Finasteride is an anti-androgen agent used to treat benign prostatic hyperplasia and male pattern baldness. This medication works by inhibiting the 5 alpha reductase enzyme that converts the male sex hormone testosterone into its more potent form, dihydrotestosterone (DHT).
The side effects seen with this drug are therefore related to its anti-androgenic effects. Since both benign prostatic hyperplasia and male pattern baldness require long-term and continuous use of the drug, the risk of side effects is high.
One 12 month clinical trial of 5 mg finasteride versus placebo in 3000 patients showed that the side effects associated with finasteride include:
- Decreased labido (at 5% versus 3%)
- Erectile dysfunction (at 8% versus 3%)
- Ejaculation disorder (at 2.0% versus 0.6%)
Benign prostatic hyperplasia
Patients taking finasteride to treat benign prostatic hyperplasia may find that symptoms such as difficulty urinating, increased urination frequency and decreased urinary flow improve after around six months of treatment. These beneficial effects, however, are reversed and symptoms worsen when the medication is discontinued.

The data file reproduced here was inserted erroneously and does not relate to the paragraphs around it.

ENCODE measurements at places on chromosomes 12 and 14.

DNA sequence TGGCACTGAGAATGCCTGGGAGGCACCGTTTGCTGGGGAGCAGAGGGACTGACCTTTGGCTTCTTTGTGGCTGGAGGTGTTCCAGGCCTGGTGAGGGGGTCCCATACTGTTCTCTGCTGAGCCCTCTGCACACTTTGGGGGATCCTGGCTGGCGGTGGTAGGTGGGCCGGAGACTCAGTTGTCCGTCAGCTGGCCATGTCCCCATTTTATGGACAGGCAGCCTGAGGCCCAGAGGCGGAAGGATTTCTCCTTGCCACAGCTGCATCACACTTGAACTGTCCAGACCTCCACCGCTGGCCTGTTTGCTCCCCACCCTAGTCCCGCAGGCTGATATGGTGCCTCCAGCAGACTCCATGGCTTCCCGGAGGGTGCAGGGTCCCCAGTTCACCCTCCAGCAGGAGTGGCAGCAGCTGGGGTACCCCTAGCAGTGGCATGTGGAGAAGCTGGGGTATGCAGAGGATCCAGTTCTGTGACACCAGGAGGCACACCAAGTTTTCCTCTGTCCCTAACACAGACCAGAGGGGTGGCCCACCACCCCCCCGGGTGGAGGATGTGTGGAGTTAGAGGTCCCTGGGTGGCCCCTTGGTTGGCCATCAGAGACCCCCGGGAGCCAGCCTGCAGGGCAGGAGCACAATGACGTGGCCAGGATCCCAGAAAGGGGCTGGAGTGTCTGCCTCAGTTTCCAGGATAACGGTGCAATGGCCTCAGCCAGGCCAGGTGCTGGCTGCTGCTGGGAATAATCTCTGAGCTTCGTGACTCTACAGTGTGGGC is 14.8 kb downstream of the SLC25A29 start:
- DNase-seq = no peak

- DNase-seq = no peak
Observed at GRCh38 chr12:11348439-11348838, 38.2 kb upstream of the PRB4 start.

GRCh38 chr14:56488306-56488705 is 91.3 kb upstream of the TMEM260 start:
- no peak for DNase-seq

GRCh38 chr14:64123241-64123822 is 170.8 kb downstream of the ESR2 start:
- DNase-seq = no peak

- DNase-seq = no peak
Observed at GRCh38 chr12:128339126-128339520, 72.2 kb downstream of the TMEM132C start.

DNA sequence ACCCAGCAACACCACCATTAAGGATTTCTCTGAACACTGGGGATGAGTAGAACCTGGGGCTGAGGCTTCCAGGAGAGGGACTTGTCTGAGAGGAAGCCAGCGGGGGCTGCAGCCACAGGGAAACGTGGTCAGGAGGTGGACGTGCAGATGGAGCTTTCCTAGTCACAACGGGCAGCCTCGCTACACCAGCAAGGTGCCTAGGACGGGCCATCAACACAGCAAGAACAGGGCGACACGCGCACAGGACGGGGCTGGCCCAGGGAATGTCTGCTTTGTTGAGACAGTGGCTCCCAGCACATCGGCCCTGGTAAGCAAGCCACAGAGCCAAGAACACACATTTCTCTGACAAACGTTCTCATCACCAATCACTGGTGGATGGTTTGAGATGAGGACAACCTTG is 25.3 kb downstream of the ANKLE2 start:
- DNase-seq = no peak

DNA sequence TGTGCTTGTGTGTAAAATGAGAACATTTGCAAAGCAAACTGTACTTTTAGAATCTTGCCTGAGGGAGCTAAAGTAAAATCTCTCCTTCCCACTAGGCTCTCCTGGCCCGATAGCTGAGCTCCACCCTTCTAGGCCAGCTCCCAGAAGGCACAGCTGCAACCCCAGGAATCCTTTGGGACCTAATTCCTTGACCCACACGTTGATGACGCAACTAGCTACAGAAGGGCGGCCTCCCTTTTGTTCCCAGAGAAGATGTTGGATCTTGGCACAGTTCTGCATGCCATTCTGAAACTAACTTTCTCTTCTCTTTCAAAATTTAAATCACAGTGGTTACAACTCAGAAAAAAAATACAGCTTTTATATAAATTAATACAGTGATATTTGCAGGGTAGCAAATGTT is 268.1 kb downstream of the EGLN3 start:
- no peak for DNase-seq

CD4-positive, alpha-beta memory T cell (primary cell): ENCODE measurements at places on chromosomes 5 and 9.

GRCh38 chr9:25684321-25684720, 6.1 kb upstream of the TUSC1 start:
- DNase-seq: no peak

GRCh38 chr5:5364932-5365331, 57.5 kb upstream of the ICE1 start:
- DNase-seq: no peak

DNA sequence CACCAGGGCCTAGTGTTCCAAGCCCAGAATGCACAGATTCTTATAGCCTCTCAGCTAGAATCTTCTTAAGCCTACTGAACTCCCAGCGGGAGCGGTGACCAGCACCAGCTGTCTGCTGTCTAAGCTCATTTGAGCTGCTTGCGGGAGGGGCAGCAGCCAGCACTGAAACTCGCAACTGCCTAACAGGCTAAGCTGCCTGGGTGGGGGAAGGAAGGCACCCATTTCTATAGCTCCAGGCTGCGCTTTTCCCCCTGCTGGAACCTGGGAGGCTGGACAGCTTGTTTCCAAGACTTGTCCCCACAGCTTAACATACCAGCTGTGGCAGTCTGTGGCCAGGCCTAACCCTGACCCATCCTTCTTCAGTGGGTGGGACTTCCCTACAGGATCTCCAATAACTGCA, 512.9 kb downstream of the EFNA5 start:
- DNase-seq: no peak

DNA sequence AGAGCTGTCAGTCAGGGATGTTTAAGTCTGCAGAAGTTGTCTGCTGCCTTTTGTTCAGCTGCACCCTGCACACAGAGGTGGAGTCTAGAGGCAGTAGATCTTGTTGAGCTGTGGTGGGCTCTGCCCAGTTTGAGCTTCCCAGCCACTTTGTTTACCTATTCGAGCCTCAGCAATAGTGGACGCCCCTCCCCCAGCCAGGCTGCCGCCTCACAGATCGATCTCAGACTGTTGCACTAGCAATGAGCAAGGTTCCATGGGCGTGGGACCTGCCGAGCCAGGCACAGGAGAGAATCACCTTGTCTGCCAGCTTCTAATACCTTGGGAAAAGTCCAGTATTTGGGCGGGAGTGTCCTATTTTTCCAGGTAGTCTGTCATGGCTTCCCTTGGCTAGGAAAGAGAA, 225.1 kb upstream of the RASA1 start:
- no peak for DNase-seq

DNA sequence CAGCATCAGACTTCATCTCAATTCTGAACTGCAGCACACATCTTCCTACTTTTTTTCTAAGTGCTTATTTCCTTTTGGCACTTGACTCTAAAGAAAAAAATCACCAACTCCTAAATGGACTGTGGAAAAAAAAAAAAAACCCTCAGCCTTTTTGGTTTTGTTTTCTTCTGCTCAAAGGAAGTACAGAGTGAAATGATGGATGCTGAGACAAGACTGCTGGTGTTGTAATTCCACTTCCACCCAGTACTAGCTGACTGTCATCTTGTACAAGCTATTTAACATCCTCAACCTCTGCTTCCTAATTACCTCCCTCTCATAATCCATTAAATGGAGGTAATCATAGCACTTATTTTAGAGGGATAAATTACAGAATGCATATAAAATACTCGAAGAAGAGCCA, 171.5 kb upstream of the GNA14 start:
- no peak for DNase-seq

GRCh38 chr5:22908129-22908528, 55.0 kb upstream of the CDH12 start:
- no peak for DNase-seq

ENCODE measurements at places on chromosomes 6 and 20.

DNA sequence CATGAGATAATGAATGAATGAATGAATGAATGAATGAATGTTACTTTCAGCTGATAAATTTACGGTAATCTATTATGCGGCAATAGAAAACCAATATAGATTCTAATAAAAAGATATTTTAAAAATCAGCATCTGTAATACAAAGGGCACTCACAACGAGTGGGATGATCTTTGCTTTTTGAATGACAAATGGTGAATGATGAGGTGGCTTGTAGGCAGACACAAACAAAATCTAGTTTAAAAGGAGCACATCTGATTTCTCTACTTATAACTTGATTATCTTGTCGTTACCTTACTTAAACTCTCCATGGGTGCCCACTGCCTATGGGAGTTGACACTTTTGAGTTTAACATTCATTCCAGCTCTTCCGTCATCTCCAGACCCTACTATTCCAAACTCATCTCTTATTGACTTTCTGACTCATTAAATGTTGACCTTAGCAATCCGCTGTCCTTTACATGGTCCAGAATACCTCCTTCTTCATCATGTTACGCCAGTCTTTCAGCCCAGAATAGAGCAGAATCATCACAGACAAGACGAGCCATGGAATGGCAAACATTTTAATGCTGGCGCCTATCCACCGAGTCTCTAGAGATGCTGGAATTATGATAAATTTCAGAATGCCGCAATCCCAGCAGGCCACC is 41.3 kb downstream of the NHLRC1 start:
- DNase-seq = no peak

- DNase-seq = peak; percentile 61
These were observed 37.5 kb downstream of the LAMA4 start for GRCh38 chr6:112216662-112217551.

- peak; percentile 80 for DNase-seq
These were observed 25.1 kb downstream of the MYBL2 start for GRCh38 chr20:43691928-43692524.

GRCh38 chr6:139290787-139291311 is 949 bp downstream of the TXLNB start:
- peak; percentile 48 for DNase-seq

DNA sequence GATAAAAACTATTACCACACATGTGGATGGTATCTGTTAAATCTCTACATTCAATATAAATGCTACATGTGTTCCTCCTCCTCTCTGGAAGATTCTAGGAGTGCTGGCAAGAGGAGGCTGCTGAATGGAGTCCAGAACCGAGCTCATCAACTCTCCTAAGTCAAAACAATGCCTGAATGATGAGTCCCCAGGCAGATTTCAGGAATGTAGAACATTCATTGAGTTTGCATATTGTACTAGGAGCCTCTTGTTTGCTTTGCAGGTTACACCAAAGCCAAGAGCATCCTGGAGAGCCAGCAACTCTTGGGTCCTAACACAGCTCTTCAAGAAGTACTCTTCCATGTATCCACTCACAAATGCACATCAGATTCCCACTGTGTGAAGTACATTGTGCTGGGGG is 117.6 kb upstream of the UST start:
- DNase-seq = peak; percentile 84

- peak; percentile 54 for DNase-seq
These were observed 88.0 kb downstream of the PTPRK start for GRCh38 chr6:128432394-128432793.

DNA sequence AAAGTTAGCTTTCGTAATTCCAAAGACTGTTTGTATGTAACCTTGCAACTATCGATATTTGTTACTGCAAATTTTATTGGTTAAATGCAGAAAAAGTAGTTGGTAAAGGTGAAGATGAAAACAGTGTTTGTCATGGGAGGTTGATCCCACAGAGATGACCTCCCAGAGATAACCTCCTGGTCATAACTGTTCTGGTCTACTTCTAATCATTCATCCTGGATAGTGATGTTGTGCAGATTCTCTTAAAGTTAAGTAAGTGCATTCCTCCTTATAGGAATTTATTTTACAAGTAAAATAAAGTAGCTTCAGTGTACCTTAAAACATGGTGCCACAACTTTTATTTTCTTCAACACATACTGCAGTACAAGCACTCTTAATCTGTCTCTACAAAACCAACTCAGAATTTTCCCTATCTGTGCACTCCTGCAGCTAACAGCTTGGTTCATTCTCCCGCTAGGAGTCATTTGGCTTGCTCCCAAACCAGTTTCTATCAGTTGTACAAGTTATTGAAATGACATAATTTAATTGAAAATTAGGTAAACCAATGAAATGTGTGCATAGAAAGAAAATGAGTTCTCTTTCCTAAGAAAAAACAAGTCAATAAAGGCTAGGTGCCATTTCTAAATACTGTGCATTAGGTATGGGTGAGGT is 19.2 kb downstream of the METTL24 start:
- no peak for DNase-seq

Male pattern baldness
Finasteride has also been shown to benefit men with mild to moderate hair loss. Again, the medication is only effective for as long as it is used, with the therapeutic effects being lost within 6 to 12 months after discontinuation of the therapy.
Finasteride causes defects of the sexual organs in the male fetus. Pregnant women or women who are likely to be pregnant should therefore be careful not to handle crushed finasteride tablets in order to avoid its absorption via the skin.
Reviewed by Sally Robertson, BSc